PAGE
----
A brass band, tea party advocates, and a band of determined line-sitters set the stage as the Supreme Court began its first day of oral arguments on the 2010 Affordable Care Act.
Groups supporting the law, such as Families USA, joined forces to present a lineup of doctors, nurses, and patients who highlighted provisions of the law that have proven popular, from a three-time cancer survivor who is struggling to buy her prescription medications to a man whose stepson died of lung failure after failing to get health insurance.
“This is not about politics. It’s about people,” said Dr. Alice Chen, an internal-medicine physician in Los Angeles and the executive director of the advocacy group Doctors for America.
“You should join me in celebrating the progress we’ve made.”
But politics was clearly on the minds of many at the demonstrations. Few ventured a guess as to what the nine justices would ultimately decide but said they wanted their voices heard.
“I’m here to defend our liberty and our Constitution,” said Amy Brighton, a 37-year-old tea party volunteer who had driven to Washington from Medina, Ohio, for this week’s rallies. “I don’t want the government to tell me what to buy. I want those decisions to be made between my doctor and I.”
Dueling protesters faced off, with heated debates occasionally erupting between the two sides. A brass band played “When the Saints Go Marching In” for the pro-health care side, while demonstrators chanted “We love Obamacare.” Protesters against the law answered back, “We love the Constitution.”
Medical groups issued a series of statements praising health reform. “Having access to quality, affordable health insurance is a fundamental human right and not a privilege. The individual mandate is integral to the law. It will ensure millions of currently uninsured Americans have access to health coverage at a time when they need it the most. It will also save lives,” the American Public Health Association, which filed friend-of-the-court briefs, said in a statement.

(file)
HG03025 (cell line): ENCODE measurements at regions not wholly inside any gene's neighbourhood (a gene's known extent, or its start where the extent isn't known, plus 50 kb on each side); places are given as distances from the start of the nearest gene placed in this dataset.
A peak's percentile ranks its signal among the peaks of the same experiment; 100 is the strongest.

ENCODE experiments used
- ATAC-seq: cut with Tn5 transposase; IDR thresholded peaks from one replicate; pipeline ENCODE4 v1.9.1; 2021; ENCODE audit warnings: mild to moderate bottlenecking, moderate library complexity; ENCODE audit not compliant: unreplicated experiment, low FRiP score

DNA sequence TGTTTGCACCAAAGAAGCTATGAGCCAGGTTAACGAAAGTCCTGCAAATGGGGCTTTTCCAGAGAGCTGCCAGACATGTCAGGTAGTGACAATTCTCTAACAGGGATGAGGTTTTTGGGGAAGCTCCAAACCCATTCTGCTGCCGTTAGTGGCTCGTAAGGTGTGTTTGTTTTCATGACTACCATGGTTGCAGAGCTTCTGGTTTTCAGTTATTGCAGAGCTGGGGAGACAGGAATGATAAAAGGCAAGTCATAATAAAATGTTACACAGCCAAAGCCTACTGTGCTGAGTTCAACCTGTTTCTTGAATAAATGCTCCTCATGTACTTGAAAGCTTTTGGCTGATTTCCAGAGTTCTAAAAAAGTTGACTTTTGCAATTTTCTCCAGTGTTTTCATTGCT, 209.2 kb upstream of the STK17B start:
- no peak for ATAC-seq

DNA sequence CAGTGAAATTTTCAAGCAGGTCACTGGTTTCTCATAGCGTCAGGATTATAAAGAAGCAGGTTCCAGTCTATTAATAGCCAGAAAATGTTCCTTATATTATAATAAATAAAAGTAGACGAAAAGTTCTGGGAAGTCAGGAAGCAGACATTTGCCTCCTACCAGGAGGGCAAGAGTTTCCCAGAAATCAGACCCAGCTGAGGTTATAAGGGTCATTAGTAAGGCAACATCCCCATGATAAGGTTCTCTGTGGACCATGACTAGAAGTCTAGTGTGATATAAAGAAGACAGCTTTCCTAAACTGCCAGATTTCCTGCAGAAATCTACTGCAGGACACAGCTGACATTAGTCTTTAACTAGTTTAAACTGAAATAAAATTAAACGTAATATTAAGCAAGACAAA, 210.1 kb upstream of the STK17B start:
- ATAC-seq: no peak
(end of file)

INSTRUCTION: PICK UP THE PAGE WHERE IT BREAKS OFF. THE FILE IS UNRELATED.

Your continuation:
The mostly Republican opponents of the law did not waver. “No matter what the Supreme Court ultimately decides, I believe the president’s health care takeover represents an unmitigated intrusion into Americans’ fundamental rights and freedom,” Sen. Roy Blunt, R-Mo., said in his own retort. “That’s why we must work together to repeal this flawed law and enact common-sense bipartisan solutions that will put patients and doctors in control of their health care--not Washington bureaucrats."
And one group that hasn’t made itself heard much lately also spoke up. The Physicians for a National Health Program pointed out that the law falls far short of providing single-payer, universal health care. “The unfortunate reality is that federal health law of 2010 will not work: 1) It will not achieve universal coverage, as it leaves at least 26 million uninsured; 2) it will not make health care affordable to Americans with insurance, because gaps in their policies will leave them vulnerable to bankruptcy in the event of major illness; and 3) it will not control costs,” the group said in a statement.
Spectators begun lining up as early as Friday to get a chance to hear part of the arguments, and they were given an orderly welcome to the Court. A Supreme Court spokeswoman said that the general public was assigned 120 seats in the courtroom, with 34 more seats reserved for people who were given a quick three-to-five minute glimpse in rotation. Members of the Supreme Court bar got 76 assigned seats, with 117 places reserved for media members. The crowd was packed but quiet and well behaved, National Journal's Margot Sanger-Katz reports.
Those emerging from Monday morning’s proceedings said they were confident that the Supreme Court would move past the technical tax issues being discussed to the larger question of whether or not the individual mandate in the health care law is constitutional.
Florida Attorney General Pam Bondi told reporters that she believed the court would move forward and that all nine justices had “expressed concern” about the mandate. Similarly, Karen Harned, executive director of the National Federation of Independent Business Small Business Legal Center, a plaintiff in the case, said all parties were eager to get to the meat of the issue.
"Bottom line is that there was healthy skepticism on the part of most, if not all, of the justices on whether or not the Anti Injunction Act warrants challenge at this time," Harned said in a statement. "We feel good about our chances of the court going to the merits of whether or not the individual mandate is constitutional. We’re looking forward to arguments tomorrow.”
“This is an hors d’oeuvre,” agreed Ron Pollack, the executive director of Families USA, characterizing Monday's arguments as “low-key.”
Demonstrators said the court was not necessarily their target. “There are many who feel just as strongly as I do who are not here, but they are going to vote their conscience in November,” said Lisa Miller, a Washington, D.C. Tea Party activist. “I’m here as an act of moral support."